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Things must have changed a lot. I used to fly to Dubai a lot when I was a stewardess. We always went to the Intercon Hotel, had drinks there and then went to an Indian restaurant. Restaurants have no alcohol, but all the hotels do, or most of them.

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Things must have changed a lot. I used to fly to Dubai a lot when I was a stewardess. We always went to the Intercon Hotel, had drinks there and then went to an Indian restaurant. Restaurants have no alcohol, but all the hotels do, or most of them.

 

I think things have changed a lot in many countries.

 

I suppose it’s the same as in this country, customs and laws change. When I started work women would be sent home if they wore trousers for example and regarding alchol a respectable women would not have dreamed of entering a pub (and pubs stank of cigarette smoke). Roll on and we now have the smoking ban, family friendly pubs and most women wear trousers some of the time.

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Having had family living and working in Dubai for the last 10 years we have visited Dubai at least a dozen times. People don't seem to have much difficulty in getting booze and there is even a duty free shop in the airport just after you have collected your luggage from the carousel. Just be careful where you drink it!!

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It is such a shame that news stories like these are putting people off visiting a fascinating part of the world. Alcohol is sold at lots of bars and restaurants in Dubai and there is no need to worry about having one or two drinks either on the ship or while you are out. (Actually a few of the ships trips include alcohol) It is however illegal to be under the influence of alcohol and this is often the reason given for arrests when people are argumentative/loud/disrespectful towards locals (for example- the lady currently in the news was taking photos of The Emarati officials without permission) Common sense is needed when travelling anywhere, and an undestanding of where you are going (yes , there are some draconian laws!) but it is a wonderful part of the world to visit (and live in).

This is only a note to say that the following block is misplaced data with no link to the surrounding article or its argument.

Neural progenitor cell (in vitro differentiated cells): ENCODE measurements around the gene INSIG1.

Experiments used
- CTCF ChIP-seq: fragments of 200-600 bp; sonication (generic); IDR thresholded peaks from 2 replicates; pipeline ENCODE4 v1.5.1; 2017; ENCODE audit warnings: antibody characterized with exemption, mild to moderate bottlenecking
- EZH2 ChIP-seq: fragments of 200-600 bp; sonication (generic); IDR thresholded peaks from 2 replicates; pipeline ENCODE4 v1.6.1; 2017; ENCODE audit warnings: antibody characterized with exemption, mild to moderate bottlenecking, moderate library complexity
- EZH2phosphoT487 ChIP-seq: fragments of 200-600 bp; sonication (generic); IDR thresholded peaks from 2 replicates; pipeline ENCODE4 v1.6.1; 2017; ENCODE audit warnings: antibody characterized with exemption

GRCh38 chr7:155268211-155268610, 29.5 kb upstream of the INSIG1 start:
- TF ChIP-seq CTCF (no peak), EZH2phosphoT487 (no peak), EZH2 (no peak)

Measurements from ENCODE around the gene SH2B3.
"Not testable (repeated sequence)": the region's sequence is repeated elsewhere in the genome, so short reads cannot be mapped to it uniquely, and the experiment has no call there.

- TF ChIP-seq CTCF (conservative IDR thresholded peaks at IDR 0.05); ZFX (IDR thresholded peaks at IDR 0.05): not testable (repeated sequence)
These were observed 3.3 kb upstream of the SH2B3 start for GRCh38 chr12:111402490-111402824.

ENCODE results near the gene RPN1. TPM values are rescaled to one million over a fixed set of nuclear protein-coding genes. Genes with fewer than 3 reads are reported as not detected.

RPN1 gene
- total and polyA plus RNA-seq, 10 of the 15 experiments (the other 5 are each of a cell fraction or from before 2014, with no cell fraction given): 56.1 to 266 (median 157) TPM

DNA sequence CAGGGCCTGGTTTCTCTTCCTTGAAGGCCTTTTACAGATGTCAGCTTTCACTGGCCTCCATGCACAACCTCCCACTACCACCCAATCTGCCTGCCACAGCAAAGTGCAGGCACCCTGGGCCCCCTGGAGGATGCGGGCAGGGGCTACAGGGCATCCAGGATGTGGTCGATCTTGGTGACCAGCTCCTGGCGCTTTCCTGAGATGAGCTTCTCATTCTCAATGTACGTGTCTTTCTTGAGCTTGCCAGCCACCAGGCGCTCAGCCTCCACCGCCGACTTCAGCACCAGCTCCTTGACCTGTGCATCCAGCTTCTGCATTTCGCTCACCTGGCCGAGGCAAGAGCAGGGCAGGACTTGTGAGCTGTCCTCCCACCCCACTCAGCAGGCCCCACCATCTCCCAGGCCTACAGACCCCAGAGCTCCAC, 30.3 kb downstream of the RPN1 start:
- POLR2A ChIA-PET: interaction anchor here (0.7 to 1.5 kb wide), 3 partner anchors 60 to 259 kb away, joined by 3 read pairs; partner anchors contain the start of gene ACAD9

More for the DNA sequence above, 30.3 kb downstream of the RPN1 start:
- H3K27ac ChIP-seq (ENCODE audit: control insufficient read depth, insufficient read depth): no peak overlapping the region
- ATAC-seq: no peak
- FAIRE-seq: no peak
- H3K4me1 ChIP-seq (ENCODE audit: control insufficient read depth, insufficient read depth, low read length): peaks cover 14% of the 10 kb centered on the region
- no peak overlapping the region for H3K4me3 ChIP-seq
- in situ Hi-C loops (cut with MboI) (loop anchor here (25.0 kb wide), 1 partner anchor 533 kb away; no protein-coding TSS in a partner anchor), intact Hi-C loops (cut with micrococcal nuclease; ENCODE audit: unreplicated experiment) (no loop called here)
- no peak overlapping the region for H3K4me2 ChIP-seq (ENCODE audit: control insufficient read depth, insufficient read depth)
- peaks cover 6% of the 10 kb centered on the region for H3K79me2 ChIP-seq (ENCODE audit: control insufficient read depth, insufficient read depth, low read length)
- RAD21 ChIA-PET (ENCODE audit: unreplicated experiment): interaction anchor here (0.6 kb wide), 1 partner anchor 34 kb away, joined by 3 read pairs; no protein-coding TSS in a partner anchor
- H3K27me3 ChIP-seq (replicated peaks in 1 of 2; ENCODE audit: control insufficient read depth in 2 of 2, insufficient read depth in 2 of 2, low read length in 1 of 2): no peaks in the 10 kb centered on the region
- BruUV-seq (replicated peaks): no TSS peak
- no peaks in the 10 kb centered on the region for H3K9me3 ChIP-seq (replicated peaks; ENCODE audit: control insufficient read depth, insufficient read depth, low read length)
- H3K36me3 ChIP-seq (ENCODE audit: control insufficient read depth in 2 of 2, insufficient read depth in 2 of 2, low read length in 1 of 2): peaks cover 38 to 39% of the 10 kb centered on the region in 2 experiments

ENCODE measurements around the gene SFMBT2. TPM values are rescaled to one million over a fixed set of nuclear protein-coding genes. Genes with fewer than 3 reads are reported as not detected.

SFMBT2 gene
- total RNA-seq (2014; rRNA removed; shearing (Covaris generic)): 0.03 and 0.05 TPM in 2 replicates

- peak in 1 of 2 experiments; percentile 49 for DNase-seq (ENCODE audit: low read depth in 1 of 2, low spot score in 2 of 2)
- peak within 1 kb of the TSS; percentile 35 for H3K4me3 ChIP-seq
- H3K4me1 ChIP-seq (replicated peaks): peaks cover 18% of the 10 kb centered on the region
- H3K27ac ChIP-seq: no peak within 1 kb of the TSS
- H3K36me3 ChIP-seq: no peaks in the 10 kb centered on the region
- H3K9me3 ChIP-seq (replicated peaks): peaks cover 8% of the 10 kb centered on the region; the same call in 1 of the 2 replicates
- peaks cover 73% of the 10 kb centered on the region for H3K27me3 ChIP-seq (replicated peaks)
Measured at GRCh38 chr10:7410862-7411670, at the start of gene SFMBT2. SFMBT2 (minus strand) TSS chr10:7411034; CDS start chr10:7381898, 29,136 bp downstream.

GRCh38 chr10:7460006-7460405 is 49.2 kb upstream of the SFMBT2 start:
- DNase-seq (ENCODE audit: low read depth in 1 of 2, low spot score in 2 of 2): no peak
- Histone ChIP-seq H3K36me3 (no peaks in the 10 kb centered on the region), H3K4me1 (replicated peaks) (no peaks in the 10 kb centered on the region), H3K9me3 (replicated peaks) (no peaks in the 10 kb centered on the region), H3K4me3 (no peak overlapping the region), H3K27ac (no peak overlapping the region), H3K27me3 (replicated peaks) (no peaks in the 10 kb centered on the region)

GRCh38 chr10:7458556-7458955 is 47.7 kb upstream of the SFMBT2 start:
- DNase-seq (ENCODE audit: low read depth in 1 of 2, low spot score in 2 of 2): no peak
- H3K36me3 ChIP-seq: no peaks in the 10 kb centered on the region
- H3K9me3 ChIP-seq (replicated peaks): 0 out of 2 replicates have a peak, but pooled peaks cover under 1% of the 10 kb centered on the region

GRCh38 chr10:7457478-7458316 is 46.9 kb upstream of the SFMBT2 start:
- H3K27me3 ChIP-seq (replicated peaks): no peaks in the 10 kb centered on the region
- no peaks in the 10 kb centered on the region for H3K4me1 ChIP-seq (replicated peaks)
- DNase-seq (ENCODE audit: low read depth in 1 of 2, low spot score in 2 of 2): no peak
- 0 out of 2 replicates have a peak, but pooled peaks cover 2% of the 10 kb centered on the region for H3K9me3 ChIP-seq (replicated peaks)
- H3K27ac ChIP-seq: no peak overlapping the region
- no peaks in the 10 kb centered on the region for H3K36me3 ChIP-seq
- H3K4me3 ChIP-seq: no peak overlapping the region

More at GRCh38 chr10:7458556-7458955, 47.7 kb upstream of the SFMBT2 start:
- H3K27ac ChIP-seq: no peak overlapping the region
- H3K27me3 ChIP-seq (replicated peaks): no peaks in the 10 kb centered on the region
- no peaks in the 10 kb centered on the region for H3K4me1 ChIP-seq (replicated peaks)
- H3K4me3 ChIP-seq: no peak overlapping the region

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It is such a shame that news stories like these are putting people off visiting a fascinating part of the world. Alcohol is sold at lots of bars and restaurants in Dubai and there is no need to worry about having one or two drinks either on the ship or while you are out. (Actually a few of the ships trips include alcohol) It is however illegal to be under the influence of alcohol and this is often the reason given for arrests when people are argumentative/loud/disrespectful towards locals (for example- the lady currently in the news was taking photos of The Emarati officials without permission) Common sense is needed when travelling anywhere, and an undestanding of where you are going (yes , there are some draconian laws!) but it is a wonderful part of the world to visit (and live in).

 

Alchol is not the problem. I would be quite happy to go and abstain for the whole holiday for the chance to see another part of the world.

 

It is all the other potential issues, Picsa has attached the list from the foreign office.

 

My friend lived in the UAE in one of the less liberal emerates so I have not just read about this in the newspaper, I have heard her first hand accounts. As a woman it was a difficult place to live for a westerner used to certain freedoms.

 

The cruises P&O offer don’t just stop in Dubai which means pax will move out of this fairly liberal area and need to be prepared for the rules elsewhere as well.

 

It is their country and they are entitled to have their laws and customers respected and adhered to. I just would not wish to holiday in a place where I need to learn so many rules.

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It is such a shame that news stories like these are putting people off visiting a fascinating part of the world.

 

I think it quite sensible that news stories like these are highlighting what might be foolish behaviour in the UK (arriving with an invalid visa, arguing with the immigration officer, trying to record the argument on video, whilst having had a few drinks) and might have resulted in a reprimand with a few strong words, in certain countries is downright stupid behaviour and the best you can expect is to end up in a cell slopping out for a few days.

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I have also lived in the Emirates, my family spent nearly 15 years out there very happily so I am sorry to hear that your friend found it difficult to adjust to the very different lifestyle. We lived for that time in Dubai but I also spent time in Fujairah, Ras al Khaimah and Abu Dhabi on archaelogical digs, so a lot of first hand experience.

 

The link picsa posted will be very useful to people, so thankyou. If anyone is thinking of visiting the area the best advice I can give is to read the link, be repectful and use common sense like you would anywhere . What you dont get on the government link above, for any country, is the positives. It is a site to inform travellers so they stay safe and out of trouble, so even somewhere like Spain sounds scary on there.